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He said he was not aware of any other state making the same move, although a similar statement had been generated by county officials in El Paso County, Colo.

Approving his resolution would be a “good first step” in the fight over such rights.

It’s not just this single bill, either, he said, that worries.

“That incremental creeping of tyranny from the federal government has been going on for the past decade. … No one is standing up and saying no.”

There are some exceptions to that characterization. Eight states have adopted their own “Firearms Freedom Acts” that say guns made, sold and kept inside a state are exempt from federal regulation.

The laws fly directly in the face of Washington’s presumption that it can control such activity. The dispute currently is pending before the 9th U.S. Circuit Court of Appeals.

There also has been a move in states to exempt citizens from Obama’s health care mandates.

Two authors in another commentary warned of the possibility of the unrestricted detention of Americans.

Allen Keller and Yang-Yang Zhou of the Bellevue/NYU Program for Survivors of Torture noted that Alexander Hamilton described such policies as the “favorite and most formidable instruments of tyranny.”

“Based on our experience in evaluating and caring for victims of torture and human rights abuses from all over the world, Hamilton was right,” they wrote. “Regardless of the law’s applicability to U.S. citizens, indefinite detention in a military facility without charge can be tantamount to torture, causing profound health consequences.

“It is hardly reassuring that President Obama accompanied his signing of the NDAA with a statement pledging that his administration will not authorize indefinite detention without trial for Americans. First, there are no assurances with future administrations. Second, the president’s record on following through with such promises is inconsistent at best,” they wrote.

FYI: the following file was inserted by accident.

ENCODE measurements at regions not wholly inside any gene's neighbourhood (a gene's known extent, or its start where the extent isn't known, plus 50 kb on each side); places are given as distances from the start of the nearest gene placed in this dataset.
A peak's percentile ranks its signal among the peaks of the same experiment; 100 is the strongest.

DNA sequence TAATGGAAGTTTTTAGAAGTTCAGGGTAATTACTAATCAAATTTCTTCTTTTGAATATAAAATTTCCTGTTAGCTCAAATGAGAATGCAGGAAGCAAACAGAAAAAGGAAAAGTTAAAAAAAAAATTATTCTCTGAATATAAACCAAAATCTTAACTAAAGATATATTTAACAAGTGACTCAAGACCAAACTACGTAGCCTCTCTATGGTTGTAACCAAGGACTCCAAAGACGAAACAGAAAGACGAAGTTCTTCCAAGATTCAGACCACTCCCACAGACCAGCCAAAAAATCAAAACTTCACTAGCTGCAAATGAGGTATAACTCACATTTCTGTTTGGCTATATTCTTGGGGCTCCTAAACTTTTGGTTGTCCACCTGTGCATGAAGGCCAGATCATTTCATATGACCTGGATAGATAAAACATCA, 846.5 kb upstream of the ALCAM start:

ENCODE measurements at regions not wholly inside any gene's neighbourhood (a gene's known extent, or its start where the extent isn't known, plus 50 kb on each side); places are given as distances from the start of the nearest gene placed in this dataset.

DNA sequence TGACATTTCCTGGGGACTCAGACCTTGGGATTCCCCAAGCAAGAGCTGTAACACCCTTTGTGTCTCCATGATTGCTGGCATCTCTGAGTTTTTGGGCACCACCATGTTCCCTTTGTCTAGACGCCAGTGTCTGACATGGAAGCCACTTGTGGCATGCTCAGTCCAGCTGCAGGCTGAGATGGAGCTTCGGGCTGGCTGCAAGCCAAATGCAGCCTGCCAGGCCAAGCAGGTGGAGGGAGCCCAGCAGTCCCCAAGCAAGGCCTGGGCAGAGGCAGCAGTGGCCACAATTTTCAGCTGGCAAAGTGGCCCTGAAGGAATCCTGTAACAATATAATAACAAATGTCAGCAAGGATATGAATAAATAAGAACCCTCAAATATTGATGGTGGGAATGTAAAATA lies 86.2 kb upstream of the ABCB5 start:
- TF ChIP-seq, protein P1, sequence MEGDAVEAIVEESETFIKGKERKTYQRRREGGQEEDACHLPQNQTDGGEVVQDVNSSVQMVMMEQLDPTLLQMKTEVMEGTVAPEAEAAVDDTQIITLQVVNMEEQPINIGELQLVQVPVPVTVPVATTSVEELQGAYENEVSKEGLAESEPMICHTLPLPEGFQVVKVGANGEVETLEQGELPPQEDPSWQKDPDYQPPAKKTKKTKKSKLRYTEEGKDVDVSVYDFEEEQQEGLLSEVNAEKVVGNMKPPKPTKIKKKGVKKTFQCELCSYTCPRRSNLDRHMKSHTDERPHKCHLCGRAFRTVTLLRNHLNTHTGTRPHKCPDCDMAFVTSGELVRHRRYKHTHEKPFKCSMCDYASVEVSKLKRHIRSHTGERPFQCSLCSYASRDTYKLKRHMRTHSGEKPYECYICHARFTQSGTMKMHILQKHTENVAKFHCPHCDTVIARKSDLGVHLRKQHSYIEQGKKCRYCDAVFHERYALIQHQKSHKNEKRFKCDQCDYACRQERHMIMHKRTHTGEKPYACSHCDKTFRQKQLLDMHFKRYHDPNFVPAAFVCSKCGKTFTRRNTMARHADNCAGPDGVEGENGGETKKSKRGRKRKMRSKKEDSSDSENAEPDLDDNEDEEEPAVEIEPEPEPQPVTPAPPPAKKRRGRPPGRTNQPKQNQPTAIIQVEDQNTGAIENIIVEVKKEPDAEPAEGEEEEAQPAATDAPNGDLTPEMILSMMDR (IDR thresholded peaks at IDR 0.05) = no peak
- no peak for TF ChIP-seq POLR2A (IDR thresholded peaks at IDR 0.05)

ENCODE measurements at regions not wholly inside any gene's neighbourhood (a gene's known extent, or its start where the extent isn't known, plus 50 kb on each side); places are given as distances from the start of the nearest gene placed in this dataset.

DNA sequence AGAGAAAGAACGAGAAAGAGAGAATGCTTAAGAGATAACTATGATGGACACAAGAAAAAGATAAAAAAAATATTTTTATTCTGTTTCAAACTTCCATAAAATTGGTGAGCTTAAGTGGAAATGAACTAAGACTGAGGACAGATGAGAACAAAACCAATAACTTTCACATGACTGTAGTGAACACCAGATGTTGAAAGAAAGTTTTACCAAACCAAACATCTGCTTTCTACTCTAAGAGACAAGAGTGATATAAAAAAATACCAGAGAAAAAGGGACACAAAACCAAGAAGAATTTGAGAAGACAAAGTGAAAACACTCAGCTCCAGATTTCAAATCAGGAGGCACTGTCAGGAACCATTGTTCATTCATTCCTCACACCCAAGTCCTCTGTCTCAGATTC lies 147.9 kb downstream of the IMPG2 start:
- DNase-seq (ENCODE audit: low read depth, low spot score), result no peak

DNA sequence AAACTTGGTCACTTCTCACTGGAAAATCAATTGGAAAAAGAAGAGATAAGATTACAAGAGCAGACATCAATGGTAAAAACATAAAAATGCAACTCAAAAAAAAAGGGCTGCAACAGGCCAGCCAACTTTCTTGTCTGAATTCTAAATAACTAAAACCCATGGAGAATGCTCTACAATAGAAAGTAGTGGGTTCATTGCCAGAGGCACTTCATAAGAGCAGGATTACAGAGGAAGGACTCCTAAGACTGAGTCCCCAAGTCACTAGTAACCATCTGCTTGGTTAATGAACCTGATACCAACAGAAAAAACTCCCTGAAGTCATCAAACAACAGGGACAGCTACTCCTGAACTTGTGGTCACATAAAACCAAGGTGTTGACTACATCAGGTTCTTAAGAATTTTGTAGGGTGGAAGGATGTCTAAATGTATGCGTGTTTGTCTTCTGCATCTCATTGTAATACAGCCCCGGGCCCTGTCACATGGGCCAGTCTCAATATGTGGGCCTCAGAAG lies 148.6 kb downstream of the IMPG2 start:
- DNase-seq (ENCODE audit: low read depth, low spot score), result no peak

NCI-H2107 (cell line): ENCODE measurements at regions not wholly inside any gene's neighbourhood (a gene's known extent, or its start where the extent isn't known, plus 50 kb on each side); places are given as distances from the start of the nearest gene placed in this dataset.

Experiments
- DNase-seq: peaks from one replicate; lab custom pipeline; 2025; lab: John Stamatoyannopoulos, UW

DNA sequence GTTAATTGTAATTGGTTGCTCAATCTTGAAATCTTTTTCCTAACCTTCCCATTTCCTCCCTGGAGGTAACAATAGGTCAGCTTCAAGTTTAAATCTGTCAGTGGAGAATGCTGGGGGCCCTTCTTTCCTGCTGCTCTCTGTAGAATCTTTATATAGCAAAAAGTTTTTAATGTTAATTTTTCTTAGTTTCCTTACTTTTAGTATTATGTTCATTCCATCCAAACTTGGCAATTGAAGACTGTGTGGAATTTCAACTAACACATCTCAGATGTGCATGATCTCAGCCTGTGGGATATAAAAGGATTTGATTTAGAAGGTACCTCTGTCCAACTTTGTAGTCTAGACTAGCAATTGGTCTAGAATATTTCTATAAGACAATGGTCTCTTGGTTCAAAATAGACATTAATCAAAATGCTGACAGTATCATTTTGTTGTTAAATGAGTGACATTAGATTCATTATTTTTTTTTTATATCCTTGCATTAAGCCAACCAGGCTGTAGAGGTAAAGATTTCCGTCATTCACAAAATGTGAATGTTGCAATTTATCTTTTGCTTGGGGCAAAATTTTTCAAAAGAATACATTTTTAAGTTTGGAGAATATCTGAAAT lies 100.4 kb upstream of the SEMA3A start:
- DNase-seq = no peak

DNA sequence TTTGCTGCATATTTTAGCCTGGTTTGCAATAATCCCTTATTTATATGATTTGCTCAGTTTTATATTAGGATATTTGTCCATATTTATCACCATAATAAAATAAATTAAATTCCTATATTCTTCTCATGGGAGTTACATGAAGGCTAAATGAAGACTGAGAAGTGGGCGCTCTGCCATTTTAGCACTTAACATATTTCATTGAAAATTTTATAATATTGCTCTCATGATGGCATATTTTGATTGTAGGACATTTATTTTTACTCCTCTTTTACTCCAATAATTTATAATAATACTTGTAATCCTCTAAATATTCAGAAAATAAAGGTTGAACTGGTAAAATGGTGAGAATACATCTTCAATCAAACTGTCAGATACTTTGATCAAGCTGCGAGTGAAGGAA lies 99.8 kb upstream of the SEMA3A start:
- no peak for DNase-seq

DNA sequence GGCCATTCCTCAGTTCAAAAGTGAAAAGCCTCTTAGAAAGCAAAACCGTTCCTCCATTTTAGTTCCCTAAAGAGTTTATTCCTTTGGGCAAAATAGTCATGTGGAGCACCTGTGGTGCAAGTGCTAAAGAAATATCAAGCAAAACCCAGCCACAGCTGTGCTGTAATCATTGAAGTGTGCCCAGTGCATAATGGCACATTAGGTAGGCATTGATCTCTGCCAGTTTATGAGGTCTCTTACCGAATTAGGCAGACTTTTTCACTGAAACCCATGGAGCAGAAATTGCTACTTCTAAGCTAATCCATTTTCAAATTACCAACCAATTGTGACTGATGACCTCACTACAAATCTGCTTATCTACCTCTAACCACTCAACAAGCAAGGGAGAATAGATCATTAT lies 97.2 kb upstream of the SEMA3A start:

“This new law signals yet another post-9/11 erosion of U.S. moral authority against torture and human rights abuses. We are now officially in the business of indefinite detention and disappearances. Who are we to censure dictatorships in Africa and elsewhere for doing the same?”

The Tenth Amendment Center, which monitors disputes over rights and federal authority, says the NDAA defies the founding principles of America.

“As Jefferson said, the states were never united on the principle of complete submission to the federal government,” a commentary notes about a dispute over Obamacare that involves the same principles.

“The people, through the states, created the federal government for limited purposes, granting it specific, clearly articulated powers, leaving all other authority to the states and the people. In fact, the federal government serves as an agent of the states and the people, not their master.”

The proper response from the states and people?

“Nullification provides a powerful check on federal power,” the commentary explains. “Without it, the states and American citizens must simply bow down and meekly accept any edict passed down from Washington.”

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